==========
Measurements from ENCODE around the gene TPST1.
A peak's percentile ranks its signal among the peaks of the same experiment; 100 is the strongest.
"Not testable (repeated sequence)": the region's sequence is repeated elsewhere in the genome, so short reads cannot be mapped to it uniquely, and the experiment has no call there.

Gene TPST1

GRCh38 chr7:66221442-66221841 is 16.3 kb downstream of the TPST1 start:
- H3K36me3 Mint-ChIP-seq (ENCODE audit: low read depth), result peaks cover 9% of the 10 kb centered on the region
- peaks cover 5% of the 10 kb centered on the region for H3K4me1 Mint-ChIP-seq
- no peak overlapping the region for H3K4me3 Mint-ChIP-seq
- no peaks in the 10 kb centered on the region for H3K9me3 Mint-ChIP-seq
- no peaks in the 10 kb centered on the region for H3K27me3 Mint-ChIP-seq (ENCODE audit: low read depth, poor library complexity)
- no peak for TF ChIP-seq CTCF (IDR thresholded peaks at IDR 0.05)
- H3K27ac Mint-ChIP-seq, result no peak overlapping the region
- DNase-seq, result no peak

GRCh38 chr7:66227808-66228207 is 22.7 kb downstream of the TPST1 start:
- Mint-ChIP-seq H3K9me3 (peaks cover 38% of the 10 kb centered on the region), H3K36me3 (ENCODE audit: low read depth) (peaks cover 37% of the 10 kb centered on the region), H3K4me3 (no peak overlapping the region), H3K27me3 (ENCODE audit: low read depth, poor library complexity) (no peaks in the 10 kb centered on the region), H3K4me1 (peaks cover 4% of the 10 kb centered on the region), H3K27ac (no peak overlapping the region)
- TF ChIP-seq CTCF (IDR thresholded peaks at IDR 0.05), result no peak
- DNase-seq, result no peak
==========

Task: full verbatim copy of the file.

Measurements from ENCODE around the gene TPST1.
A peak's percentile ranks its signal among the peaks of the same experiment; 100 is the strongest.
"Not testable (repeated sequence)": the region's sequence is repeated elsewhere in the genome, so short reads cannot be mapped to it uniquely, and the experiment has no call there.

Gene TPST1

GRCh38 chr7:66221442-66221841 is 16.3 kb downstream of the TPST1 start:
- H3K36me3 Mint-ChIP-seq (ENCODE audit: low read depth), result peaks cover 9% of the 10 kb centered on the region
- peaks cover 5% of the 10 kb centered on the region for H3K4me1 Mint-ChIP-seq
- no peak overlapping the region for H3K4me3 Mint-ChIP-seq
- no peaks in the 10 kb centered on the region for H3K9me3 Mint-ChIP-seq
- no peaks in the 10 kb centered on the region for H3K27me3 Mint-ChIP-seq (ENCODE audit: low read depth, poor library complexity)
- no peak for TF ChIP-seq CTCF (IDR thresholded peaks at IDR 0.05)
- H3K27ac Mint-ChIP-seq, result no peak overlapping the region
- DNase-seq, result no peak

GRCh38 chr7:66227808-66228207 is 22.7 kb downstream of the TPST1 start:
- Mint-ChIP-seq H3K9me3 (peaks cover 38% of the 10 kb centered on the region), H3K36me3 (ENCODE audit: low read depth) (peaks cover 37% of the 10 kb centered on the region), H3K4me3 (no peak overlapping the region), H3K27me3 (ENCODE audit: low read depth, poor library complexity) (no peaks in the 10 kb centered on the region), H3K4me1 (peaks cover 4% of the 10 kb centered on the region), H3K27ac (no peak overlapping the region)
- TF ChIP-seq CTCF (IDR thresholded peaks at IDR 0.05), result no peak
- DNase-seq, result no peak